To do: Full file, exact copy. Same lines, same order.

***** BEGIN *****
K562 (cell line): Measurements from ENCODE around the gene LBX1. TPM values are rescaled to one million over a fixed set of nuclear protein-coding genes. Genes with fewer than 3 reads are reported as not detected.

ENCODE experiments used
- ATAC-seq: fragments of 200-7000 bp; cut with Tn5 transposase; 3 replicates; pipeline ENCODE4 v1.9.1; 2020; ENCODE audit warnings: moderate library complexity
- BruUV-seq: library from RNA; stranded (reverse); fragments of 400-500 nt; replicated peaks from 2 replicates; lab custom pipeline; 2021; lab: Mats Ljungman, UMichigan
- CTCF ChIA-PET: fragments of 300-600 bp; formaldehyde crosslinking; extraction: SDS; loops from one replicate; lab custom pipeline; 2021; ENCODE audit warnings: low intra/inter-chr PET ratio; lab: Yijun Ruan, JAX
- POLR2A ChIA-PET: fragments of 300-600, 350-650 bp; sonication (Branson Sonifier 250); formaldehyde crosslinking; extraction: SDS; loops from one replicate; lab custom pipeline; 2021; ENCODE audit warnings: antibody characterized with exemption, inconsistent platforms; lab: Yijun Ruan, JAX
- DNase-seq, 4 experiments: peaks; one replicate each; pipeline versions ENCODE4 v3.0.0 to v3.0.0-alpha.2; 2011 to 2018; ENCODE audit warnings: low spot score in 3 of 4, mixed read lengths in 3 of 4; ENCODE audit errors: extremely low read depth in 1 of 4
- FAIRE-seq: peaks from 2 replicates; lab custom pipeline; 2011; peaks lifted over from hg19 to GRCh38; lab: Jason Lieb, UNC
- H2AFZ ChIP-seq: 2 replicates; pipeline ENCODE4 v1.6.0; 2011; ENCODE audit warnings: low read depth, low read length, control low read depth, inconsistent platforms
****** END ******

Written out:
K562 (cell line): Measurements from ENCODE around the gene LBX1. TPM values are rescaled to one million over a fixed set of nuclear protein-coding genes. Genes with fewer than 3 reads are reported as not detected.

ENCODE experiments used
- ATAC-seq: fragments of 200-7000 bp; cut with Tn5 transposase; 3 replicates; pipeline ENCODE4 v1.9.1; 2020; ENCODE audit warnings: moderate library complexity
- BruUV-seq: library from RNA; stranded (reverse); fragments of 400-500 nt; replicated peaks from 2 replicates; lab custom pipeline; 2021; lab: Mats Ljungman, UMichigan
- CTCF ChIA-PET: fragments of 300-600 bp; formaldehyde crosslinking; extraction: SDS; loops from one replicate; lab custom pipeline; 2021; ENCODE audit warnings: low intra/inter-chr PET ratio; lab: Yijun Ruan, JAX
- POLR2A ChIA-PET: fragments of 300-600, 350-650 bp; sonication (Branson Sonifier 250); formaldehyde crosslinking; extraction: SDS; loops from one replicate; lab custom pipeline; 2021; ENCODE audit warnings: antibody characterized with exemption, inconsistent platforms; lab: Yijun Ruan, JAX
- DNase-seq, 4 experiments: peaks; one replicate each; pipeline versions ENCODE4 v3.0.0 to v3.0.0-alpha.2; 2011 to 2018; ENCODE audit warnings: low spot score in 3 of 4, mixed read lengths in 3 of 4; ENCODE audit errors: extremely low read depth in 1 of 4
- FAIRE-seq: peaks from 2 replicates; lab custom pipeline; 2011; peaks lifted over from hg19 to GRCh38; lab: Jason Lieb, UNC
- H2AFZ ChIP-seq: 2 replicates; pipeline ENCODE4 v1.6.0; 2011; ENCODE audit warnings: low read depth, low read length, control low read depth, inconsistent platforms